I can change me

One day, a man was walking down the street and saw a woman standing in front a brick building. She had her hands pressed against the bricks and was pushing with all of her might. She had beads of sweat dripping down her face.

“Excuse me, are you OK? May I ask what you are doing?” the man inquired.

“I don’t want this building here. I want it over there. It’s blocking the view from my apartment.”

The man wasn’t sure how to respond, so he wished her luck and continued on his way.

This woman sound a bit crazy right?

But consider this: she’s not crazy for wanting something different or for feeling disappointed about her crappy view. But she’s wasting her time and energy with her attempted “solution”.

Whenever I focus my energy on trying to change something that is NOT in my control, I am acting like that woman. (Ugh…that’s a hard pill to swallow.)

And, in fact, whenever I focus my energy on obsessively wishing something will change when that something is NOT in my control, I am acting like that woman.

The next day, the man is walking down the same street and sees the same woman in front of the same brick building. Only this time, she’s not standing and pushing against it, she is sitting cross-legged on the ground just staring at it.

“Ma’am, is everything OK? What are you doing?”, he asks again.

“I am just wishing this building wasn’t here. I don’t like it here. I want it over there. It’s blocking the view from my apartment.”

She wants something different – that’s fair. She feels disappointed – also fair. BUT, the longer she focuses her emotional energy on something that she can’t change, the more frustrated she will feel.

No amount of wanting or moping or complaining about the building is going to make it move. (But those things can sure be fun!)

I can’t change other people. I can’t change many situations and circumstances.

But I can change me.

God grant me the serenity to accept the things I cannot change, the courage to change the things I can, and the wisdom to know the difference.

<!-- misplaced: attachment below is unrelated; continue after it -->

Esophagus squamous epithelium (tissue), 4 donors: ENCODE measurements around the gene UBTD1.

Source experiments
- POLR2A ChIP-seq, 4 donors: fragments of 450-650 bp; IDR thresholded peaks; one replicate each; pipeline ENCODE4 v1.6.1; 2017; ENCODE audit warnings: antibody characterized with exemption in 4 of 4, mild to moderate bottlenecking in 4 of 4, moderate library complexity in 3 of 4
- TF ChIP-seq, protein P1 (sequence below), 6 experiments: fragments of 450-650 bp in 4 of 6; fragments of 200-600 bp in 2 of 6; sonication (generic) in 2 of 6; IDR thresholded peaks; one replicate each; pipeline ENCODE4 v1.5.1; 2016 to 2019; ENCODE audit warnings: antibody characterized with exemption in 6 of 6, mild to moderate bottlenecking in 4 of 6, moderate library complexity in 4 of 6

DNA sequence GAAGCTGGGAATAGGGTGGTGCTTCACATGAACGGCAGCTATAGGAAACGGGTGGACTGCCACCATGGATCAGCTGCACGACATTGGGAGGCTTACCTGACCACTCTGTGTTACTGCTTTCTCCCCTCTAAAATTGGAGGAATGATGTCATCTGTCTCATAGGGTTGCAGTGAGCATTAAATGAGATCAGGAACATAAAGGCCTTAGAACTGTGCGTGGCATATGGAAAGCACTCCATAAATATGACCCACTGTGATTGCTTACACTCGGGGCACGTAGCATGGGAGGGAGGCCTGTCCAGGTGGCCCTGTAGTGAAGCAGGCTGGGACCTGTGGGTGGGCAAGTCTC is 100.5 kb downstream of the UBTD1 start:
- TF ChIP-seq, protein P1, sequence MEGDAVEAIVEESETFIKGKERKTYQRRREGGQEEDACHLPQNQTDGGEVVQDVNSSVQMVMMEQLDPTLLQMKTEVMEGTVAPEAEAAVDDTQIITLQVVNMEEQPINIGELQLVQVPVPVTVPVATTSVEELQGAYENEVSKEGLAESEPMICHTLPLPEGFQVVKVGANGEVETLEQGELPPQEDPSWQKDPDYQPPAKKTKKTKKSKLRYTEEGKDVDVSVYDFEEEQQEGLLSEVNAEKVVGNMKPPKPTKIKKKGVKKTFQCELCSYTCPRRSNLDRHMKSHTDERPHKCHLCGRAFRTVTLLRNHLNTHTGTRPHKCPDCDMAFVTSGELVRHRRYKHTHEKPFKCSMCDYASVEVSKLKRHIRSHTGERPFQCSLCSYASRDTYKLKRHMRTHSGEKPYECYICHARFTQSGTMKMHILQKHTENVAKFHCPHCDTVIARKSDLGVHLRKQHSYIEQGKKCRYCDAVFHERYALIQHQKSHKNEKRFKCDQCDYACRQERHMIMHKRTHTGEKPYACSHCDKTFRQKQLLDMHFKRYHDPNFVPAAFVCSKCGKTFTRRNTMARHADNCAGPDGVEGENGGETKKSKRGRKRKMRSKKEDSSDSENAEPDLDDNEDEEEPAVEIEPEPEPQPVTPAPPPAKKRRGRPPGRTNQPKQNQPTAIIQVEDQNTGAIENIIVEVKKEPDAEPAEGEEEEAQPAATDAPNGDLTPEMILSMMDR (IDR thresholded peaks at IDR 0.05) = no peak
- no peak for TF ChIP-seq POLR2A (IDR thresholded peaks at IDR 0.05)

We’ll see

I blame the invention of the microwave.
I can have a baked potato on my plate 56 minutes faster than my grandmother could.
So, is it really my fault that I’ve become impatient and short-sighted in life? I hardly think so.

When I am upset now…like today…in this moment, I don’t remember that yesterday was a good day as was the day before that and the day before that. When I face a problem today, I don’t recall the many times I have made it through similar challenges in the past.

Most days my default mood is a combination of happy/content (thank God for that!). But when I go through a period of discouragement or frustration, the current circumstance can swallow up my focus and shift my outlook. It’s like the theme song playing in the background of my life switches from “What a Wonderful World” to “Bridge Over Troubled Water”.

My hard day or hard week can start to feel like my hard life.

I. Lose. Perspective.

A few years ago I heard this simple but helpful fable…
A farmer and his son had a beloved stallion who helped the family earn a living.
One day, the horse ran away and their neighbours exclaimed, “Your horse ran away, what terrible luck!”
The farmer replied, “Maybe so, maybe not. We’ll see.”

A few days later, the horse returned home, leading a few wild mares back to the farm as well.  The neighbours shouted out, “Your horse has returned, and brought several horses home with him. What great luck!”
The farmer replied, “Maybe so, maybe not. We’ll see.”

Later that week, the farmer’s son was trying to break one of the mares and she threw him to the ground, breaking his leg.
The neighbours cried, “Your son broke his leg, what terrible luck!”
The farmer replied, “Maybe so, maybe not. We’ll see.”

A few weeks later, a group of thugs marched through town, recruiting all the able-bodied boys for their gang. They did not take the farmer’s son, still recovering from his injury.
The neighbours shouted, “Your boy is spared, what tremendous luck!”
The farmer replied, “Maybe so, maybe not. We’ll see.”

No event, circumstance or season of life can truly be judged as entirely good or bad, lucky or unlucky, fortunate or unfortunate. Only time will tell the whole story.



Michelangelo said, “Inside every block of marble is the perfect statue; my job is to take away what is not that.”

This quote gives me pause. It shifts my perspective.

Maybe because I have over-filled my schedule at times in my life. I have added without subtracting — said yes more than no. I have wondered what ELSE I should be doing (in addition to what I am already doing) to get me where I want to go. And many of the “additions” have not been things that move me closer to my goals.

This quote reminds me that it’s important to decide what not to do. Because adding can distract me from what’s important. Adding can create more noise and busyness.

And time spent adding is time not spent carving.



Everything is impossible until it’s possible.

Until May 6, 1954 running a mile in under four minutes was considered impossible. Runners had chased the goal seriously since at least 1886 but the elusive 4-minutes had always beaten them. It became commonly accepted that it was physically impossible.

But one windy day in England – May 6, 1954 – Roger Bannister did in fact break the “4-minute mile barrier”.  His time? 3:59.4.